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What is Ground State of SHO?

  1. Jul 10, 2010 #1

    referframe

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    What does the Ground State of a quantum simple harmonic oscillator represent physically?

    Thanks in advance.
     
  2. jcsd
  3. Jul 10, 2010 #2

    ZapperZ

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    This is a rather vague question. For example, is there a reason why you're asking ONLY for the ground state of a SHO? Does this mean that you have no issues with the physical meaning of, say, the ground state of a hydrogenic atom, or a square-well potential? If this is true, then it would be informative to know what you mean in those cases as "represent physically", so that we know what you're looking for.

    Zz.
     
  4. Jul 10, 2010 #3

    referframe

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    From what I have read, the Ground State of a quantum SHO is a gaussian and that state, as an oscillator, has "null vibrations". It is referred to as the "zero-point" energy level and is fundamentally the same as the energy associated with empty space. The ground state of an SHO, because it is a gaussian, minimizes the position-momentum uncertainty.

    That is what I have read. I guess I'm trying to visualize what "null vibrations" means.
     
  5. Jul 10, 2010 #4
    I haven't heard the term null vibration before but I think you are talking about quantum fluctuations. Quantum fluctuations are due to the fact that you can never have no energy. Even in the lowest energy state of a QHO

    |0>

    you still have hbar*omega/2 energy.
     
  6. Jul 11, 2010 #5

    ZapperZ

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    This is getting to be even more puzzling. Gaussian? "null vibrations"?

    The SHO wave functions are described via the Hermite polynomials! Maybe you should tell us what you think the ground state of a SHO is before we answer the question. It certainly would help if you cite a source that gave you such confusing description.

    Zz.
     
  7. Jul 11, 2010 #6

    vanesch

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    ... times a gaussian. That's maybe where the poster's expression came from. As H0 is a constant, the wavefunction is a gaussian for the ground state of the SHO.
     
  8. Jul 11, 2010 #7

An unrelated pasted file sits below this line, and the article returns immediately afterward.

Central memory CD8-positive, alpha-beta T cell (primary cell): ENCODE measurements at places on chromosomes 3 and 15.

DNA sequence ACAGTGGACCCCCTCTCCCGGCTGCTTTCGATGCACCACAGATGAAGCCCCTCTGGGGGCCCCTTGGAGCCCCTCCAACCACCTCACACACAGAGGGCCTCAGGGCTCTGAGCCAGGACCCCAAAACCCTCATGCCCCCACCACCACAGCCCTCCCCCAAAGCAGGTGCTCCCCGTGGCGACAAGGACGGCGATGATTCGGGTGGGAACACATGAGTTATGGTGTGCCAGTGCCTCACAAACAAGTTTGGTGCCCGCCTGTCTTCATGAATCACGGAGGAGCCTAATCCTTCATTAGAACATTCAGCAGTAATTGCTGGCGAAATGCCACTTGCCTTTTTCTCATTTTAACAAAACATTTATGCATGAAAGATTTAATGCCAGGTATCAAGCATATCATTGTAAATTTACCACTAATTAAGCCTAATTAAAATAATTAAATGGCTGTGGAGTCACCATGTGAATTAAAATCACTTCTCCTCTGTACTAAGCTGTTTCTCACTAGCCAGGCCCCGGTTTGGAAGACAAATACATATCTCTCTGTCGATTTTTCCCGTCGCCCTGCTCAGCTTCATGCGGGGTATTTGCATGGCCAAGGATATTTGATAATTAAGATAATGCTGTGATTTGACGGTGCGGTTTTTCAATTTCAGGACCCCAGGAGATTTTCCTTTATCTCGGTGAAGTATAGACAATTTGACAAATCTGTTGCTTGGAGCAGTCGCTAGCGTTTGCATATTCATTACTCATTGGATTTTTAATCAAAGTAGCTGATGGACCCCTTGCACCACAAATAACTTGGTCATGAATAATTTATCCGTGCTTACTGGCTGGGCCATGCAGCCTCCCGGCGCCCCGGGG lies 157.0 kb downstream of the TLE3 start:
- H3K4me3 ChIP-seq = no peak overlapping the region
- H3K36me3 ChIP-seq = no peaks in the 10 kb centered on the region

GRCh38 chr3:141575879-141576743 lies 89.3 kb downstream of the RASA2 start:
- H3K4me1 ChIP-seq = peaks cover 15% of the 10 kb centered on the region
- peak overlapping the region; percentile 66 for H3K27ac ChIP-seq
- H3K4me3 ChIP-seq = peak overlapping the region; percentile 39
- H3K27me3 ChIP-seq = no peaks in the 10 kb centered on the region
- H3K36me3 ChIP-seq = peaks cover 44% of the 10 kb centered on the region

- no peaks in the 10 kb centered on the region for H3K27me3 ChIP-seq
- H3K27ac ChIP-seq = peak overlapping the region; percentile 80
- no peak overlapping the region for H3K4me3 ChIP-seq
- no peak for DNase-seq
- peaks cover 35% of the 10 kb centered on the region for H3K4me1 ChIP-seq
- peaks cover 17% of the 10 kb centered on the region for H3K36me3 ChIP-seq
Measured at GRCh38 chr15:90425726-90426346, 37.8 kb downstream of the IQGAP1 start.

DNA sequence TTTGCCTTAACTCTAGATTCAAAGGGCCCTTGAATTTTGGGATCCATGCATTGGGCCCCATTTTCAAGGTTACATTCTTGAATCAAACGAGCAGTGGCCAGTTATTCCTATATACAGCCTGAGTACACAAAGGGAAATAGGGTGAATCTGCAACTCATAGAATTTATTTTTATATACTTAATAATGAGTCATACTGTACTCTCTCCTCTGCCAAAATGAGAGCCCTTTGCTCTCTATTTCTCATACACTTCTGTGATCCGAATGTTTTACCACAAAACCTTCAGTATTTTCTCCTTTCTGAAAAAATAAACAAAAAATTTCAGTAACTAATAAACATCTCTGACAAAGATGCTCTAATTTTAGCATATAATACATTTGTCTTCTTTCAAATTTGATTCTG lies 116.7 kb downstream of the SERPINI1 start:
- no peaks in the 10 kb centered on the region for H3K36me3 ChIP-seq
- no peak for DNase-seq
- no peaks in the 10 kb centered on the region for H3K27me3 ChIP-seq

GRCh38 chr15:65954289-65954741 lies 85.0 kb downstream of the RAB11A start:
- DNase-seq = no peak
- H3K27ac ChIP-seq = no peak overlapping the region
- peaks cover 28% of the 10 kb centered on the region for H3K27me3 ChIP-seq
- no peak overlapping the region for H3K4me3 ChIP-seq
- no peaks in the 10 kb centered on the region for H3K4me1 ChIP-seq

Hi, referframe.
    Wave functions both in coordinate space and in momentum space are Gaussian as you are well aware. Isn't it enough? I am not sure QM allows further visualization.
    Regards.
     
    Last edited: Jul 11, 2010
  9. Jul 11, 2010 #8

    referframe

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    Exactly.

    Here is just one source: http://en.wikipedia.org/wiki/Quantum_harmonic_oscillator . Do find for "null oscillations".
     
  10. Jul 11, 2010 #9
    As a sidenote. There is also such a thing as a 'null space'. But that is more math than physics. It's what you get when you apply the lowering operator to the ground state of the quantum harmonic oscillator.
     
  11. Jul 11, 2010 #10

    jtbell

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    I can safely say that I personally have never seen the term "null oscillations" applied to a QM system before seeing this thread. My first guess at interpreting it was to suppose that it means "no oscillations" in some sense. However, I couldn't fit that to the actual behavior of SHO energy eigenstates.

    1. All energy eigenstates (ground state and otherwise) have wave functions of the form

    [tex]\Psi(x,t) = \psi(x) \exp \left( -i \frac{E}{\hbar} t \right)[/tex]

    that is, they all have this oscillating complex exponential factor.

    2. However, the probability distribution [itex]\Psi^*\Psi[/itex] of any energy eigenstate does not oscillate in time; it is "stationary" because the time-dependence disappears when you calculate [itex]\Psi^*\Psi[/itex].

    There's no difference between the ground state and other energy eigenstates in these respects.

    I did a Google search for the phrase "null oscillations", using quotes to keep the words together. The vast majority of the hits are regurgitations or quotations of the two Wikipedia pages that use the phrase. Several hits have to do with neutrino oscillations, where the phrase apparently has a specialized use. I found two hits (via Google Books) to books that were apparently written by Russians, in which case it may simply be a too-literal translation of a Russian phrase that means "ground state". (What is the Russian term for "ground state"?)

    Another possibility: the Wikipedia article on zero-point energy (one of the two that mention "null oscillations") says:

    So maybe "null oscillations" comes from German in the same way, in which case it really should read "zero-point oscillations".
     
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